Davening. Head bowed between feet, kissing forehead to earth, paper body folded on the sun-splashed kitchen floor. My toddler is keening in supplication to the Gods of Can.
This time can I open the baby gate? Can I hold the knife Daddy uses to cut my blueberries? Can I stand on this chair and finally see what’s on top of the counter?
But the governing forces of Can’t are as certain as sunrise and gravity and naptime. When I lift her squirming body and tell her that she can’t stand on chairs, she melts through my hands to the floor to pray, a wail erupting from her tiny chest, her world shattered in a scream.
What is the import of this act, this standing on chairs, whose refusal could undo an entire world? What would it take for me to release that primal scream?
She cries and I laugh because her lower lip quivers and her face crumples and it’s all very serious, and it’s all very adorable. Laughing seems the only reasonable thing to do when she’s able to throw this tantrum, because she survived. When my body, which proved so uninhabitable to her older brother, gave birth to her. When that body is now growing a boy again, when that body can’t keep down the calories I swallow so that neither I nor her younger brother inside me are nurtured, when I’m throwing up pasta and chicken soup and peanut butter sandwiches and Tums, when the scale in the bathroom reads 197.8 and I don’t know if I’ve gained or lost weight.
“Vomiting means it’s a strong pregnancy,” my mom consoles me. “That’s what my Bubbe always said.”
A Bubbe meises, a superstition, an old wives’ tale, a prayer. I never vomited during my first pregnancy and miscarried after eleven weeks. Tell me, Bubbe, if I had vomited, would he have stayed?
As I’m dry heaving, clutching the toilet bowl like a life raft, my daughter wanders into the half bath. She toddles close, places a hand on my shoulder, leans her sandy mop into my cheek. To comfort me, I wonder, or to see what I’m looking at in these porcelain depths? The thought flits across my brain and then my body heaves again, davening, a guttural H escaping my lips and drawling into an A.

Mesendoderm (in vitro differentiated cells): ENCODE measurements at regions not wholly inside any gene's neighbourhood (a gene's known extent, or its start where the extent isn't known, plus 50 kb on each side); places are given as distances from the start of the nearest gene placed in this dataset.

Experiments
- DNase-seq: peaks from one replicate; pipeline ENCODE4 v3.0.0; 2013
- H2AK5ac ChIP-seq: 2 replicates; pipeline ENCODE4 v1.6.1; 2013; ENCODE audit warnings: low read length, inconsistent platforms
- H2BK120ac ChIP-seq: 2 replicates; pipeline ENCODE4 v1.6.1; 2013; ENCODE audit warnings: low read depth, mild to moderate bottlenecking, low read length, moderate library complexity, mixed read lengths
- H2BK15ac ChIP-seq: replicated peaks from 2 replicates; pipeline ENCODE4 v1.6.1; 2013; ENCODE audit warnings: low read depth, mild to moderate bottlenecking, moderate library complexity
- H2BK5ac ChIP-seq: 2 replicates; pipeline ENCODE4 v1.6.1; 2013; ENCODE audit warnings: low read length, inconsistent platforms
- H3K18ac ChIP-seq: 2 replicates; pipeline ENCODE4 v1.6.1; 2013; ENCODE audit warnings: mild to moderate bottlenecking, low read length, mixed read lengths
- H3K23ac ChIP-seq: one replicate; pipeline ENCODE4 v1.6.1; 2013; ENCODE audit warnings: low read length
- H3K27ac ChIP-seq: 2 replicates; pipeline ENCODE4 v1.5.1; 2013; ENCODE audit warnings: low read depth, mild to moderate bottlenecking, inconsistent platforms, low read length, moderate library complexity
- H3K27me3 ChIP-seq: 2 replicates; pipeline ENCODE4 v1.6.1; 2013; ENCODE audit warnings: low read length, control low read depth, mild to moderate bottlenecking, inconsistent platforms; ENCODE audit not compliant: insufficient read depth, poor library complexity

My daughter laughs.
It seems the only reasonable thing to do when you hear such a funny sound. I wipe my mouth with toilet paper and hug her protesting body to my chest to be close to both of us, her younger brother and me. As I laugh with her, tears trace pathways down the outsides of my cheeks.
Tell me, Bubbe, what else can I do?
It is our routine. She davens in the kitchen and I daven in the bathroom, and daily the Can’ts force us to confront our limitations. Daily we make our supplications to the Gods of Can and hope this time will be different.
Leslie Stonebraker (she/her) is physically tall, but likes to keep her writing short. You can read more of her work in The Kenyon Review and Entropy, and she has pieces forthcoming in Upstreet and Typehouse Literary Magazine. Leslie lives in New Hampshire with her husband and two rambunctious kiddos. She is an MFA candidate in creative nonfiction at Vermont College of Fine Arts.
“Supplications to the Gods of Can” was a finalist in our 2021 CNF Flash Contest, judged by Heather Christle.